Expressing Thanks to Employees with a Sound Workplace Behavior Policy

When you think about the many things to be thankful for during Thanksgiving, be sure not to neglect your employees. In the rush to maximize profits and increase competitiveness, managers and owners sometimes forget about the importance of expressing gratitude to employees. In some ways, employees can be similar to the rowers on a Viking ship: they often get overlooked, and yet without them the ship doesn’t go anywhere. This year, take the time to break this trend and give the kind of appreciation your employees deserve.

One way you can show gratitude to your employees is with a workplace behavior policy (also called a company code of conduct, etc.). Although some of these things may seem very intuitive, the fact is that you should still identify these things directly in a workplace policy.

No Harassment of Other Employees, Managers or Clients

Your policy should indicate in straightforward terms that harassment won’t be tolerated. Harassment occurs when there are unwanted advances toward another employee, manager or client; or, when there is unwanted verbal communication or verbal assault. You want to make sure that your managers abide this rule very strictly, because otherwise you could face litigation under a federal anti-discrimination provision.

No Destruction or Theft of Company Property or Employee Property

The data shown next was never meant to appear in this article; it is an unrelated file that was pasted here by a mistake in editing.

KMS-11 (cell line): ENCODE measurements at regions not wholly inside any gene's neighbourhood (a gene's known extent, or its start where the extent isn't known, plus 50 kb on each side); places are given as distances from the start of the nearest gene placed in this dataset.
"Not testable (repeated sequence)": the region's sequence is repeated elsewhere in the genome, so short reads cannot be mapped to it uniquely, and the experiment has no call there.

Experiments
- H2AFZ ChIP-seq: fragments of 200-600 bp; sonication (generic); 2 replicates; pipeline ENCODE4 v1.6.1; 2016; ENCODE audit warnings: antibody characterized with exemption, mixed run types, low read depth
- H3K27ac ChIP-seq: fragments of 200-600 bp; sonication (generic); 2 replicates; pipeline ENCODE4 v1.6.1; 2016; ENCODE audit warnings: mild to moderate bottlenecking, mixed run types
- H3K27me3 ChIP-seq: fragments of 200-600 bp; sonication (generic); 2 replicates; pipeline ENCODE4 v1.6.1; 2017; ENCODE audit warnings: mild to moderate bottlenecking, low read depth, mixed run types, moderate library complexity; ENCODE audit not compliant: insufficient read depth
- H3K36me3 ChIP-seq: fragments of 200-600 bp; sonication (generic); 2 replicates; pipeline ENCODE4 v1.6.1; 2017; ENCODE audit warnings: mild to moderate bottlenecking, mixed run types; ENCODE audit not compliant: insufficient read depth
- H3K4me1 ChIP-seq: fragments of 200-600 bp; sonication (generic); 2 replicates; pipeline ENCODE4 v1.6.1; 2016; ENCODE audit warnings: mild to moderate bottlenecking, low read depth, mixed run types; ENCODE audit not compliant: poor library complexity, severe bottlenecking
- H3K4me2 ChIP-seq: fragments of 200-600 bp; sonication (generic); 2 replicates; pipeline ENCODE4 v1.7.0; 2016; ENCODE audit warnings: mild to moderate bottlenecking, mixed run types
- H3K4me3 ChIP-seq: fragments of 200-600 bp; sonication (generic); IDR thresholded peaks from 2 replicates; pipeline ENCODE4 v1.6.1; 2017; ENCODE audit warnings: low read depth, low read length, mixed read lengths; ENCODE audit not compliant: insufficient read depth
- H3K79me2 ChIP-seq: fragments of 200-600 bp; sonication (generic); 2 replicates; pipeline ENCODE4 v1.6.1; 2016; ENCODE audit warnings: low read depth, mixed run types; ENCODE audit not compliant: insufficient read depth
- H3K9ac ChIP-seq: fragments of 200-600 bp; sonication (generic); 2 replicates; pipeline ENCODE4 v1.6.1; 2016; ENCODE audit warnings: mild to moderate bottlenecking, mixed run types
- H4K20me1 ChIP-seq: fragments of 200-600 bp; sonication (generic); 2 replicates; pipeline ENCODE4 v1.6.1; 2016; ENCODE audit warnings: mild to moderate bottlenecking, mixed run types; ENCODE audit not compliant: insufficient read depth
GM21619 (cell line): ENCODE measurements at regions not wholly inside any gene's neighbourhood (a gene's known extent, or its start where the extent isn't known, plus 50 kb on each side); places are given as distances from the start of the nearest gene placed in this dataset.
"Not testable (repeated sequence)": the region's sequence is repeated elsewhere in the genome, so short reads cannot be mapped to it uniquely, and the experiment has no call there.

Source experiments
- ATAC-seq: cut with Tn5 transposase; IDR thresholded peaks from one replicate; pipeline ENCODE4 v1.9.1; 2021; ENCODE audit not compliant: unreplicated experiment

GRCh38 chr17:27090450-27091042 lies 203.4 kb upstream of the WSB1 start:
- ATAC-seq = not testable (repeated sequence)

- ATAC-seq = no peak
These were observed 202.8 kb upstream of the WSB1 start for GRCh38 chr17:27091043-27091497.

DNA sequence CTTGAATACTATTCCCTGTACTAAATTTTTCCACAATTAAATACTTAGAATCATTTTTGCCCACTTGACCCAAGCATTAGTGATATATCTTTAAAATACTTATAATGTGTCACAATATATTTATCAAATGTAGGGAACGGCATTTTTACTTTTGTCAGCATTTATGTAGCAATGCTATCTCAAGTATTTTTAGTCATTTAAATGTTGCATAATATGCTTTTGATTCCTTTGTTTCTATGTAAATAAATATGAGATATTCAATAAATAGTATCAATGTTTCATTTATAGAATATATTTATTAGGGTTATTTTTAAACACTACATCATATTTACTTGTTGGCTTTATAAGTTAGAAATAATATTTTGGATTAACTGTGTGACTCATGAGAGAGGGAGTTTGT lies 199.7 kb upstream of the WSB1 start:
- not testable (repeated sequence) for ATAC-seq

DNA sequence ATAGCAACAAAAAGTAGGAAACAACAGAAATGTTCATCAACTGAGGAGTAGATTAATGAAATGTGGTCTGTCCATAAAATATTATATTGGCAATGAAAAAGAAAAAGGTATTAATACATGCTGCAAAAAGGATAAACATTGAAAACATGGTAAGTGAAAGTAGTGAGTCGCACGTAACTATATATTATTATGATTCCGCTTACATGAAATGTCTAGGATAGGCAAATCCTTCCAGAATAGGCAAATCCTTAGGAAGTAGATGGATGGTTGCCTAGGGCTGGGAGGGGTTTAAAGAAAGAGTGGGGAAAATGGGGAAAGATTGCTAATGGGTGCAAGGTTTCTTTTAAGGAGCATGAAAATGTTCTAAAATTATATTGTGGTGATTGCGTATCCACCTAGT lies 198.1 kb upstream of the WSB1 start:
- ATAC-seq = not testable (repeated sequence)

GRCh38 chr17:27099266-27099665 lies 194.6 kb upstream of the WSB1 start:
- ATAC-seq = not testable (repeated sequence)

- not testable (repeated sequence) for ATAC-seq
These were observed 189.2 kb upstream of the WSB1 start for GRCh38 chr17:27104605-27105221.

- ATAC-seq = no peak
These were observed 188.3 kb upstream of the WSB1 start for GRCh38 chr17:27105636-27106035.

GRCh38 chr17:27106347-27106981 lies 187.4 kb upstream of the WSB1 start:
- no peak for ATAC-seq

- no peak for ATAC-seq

Your policy should state that your company will not tolerate any destruction or theft of company or employee property. This applies in all contexts, no matter how seemingly small or insignificant the item may be.

No Verbal Threats or Physical Intimidation

This is a no-brainer. You need to ensure that your workplace is safe and comfortable for all employees. This means that you need to prevent any kind of threats or physical intimidation. If this type of behavior goes unchecked, then the possibility of violence increases.

No Unauthorized Dissemination of Company Secrets or Confidential Information

This should also be stated clearly in your employment contract. Your proprietary information belongs to you and your company, it isn’t something which should be poached or traded. Be sure to stress the importance of this matter in a workplace behavior policy.

No Consumption of Alcohol during Work Hours

After hours office gatherings which involve alcohol can be a good way to build camaraderie and team cohesion. But your workplace policy should make it clear that alcohol consumption is not allowed during office hours.

No Possession, Use or Distribution of Illegal Drugs

This is another no-brainer, and yet your policy should still identify it specifically. You need to make it clear that your company won’t tolerate the possession, use or distribution of any illegal drugs. This is true regardless of how common those drugs may be. Your office needs to be a bastion of professionalism, and illegal drugs interfere with this goal.

No Sabotaging of another Employee’s Work or Performance

Competition among staff is a very common phenomenon. Sometimes, this competition spurs employees to go so far as to sabotage another person’s work or performance in order to achieve an upper hand. You need to make it clear that this type of behavior won’t be permitted. While you want to reward ambition, you need to punish this kind of deceit just as swiftly. If someone is caught violating this prohibition, the penalty should be either a serious demotion or termination.

Contact the Trembly Law Firm for More Information

There are other things which can be added to your policy, but these are a few of the more essential provisions of your workplace policy. These will ensure that your workplace remains healthy and that costly litigation is prevented. To learn more, reach out to the Trembly Law Firm today by calling 786-692-8704.

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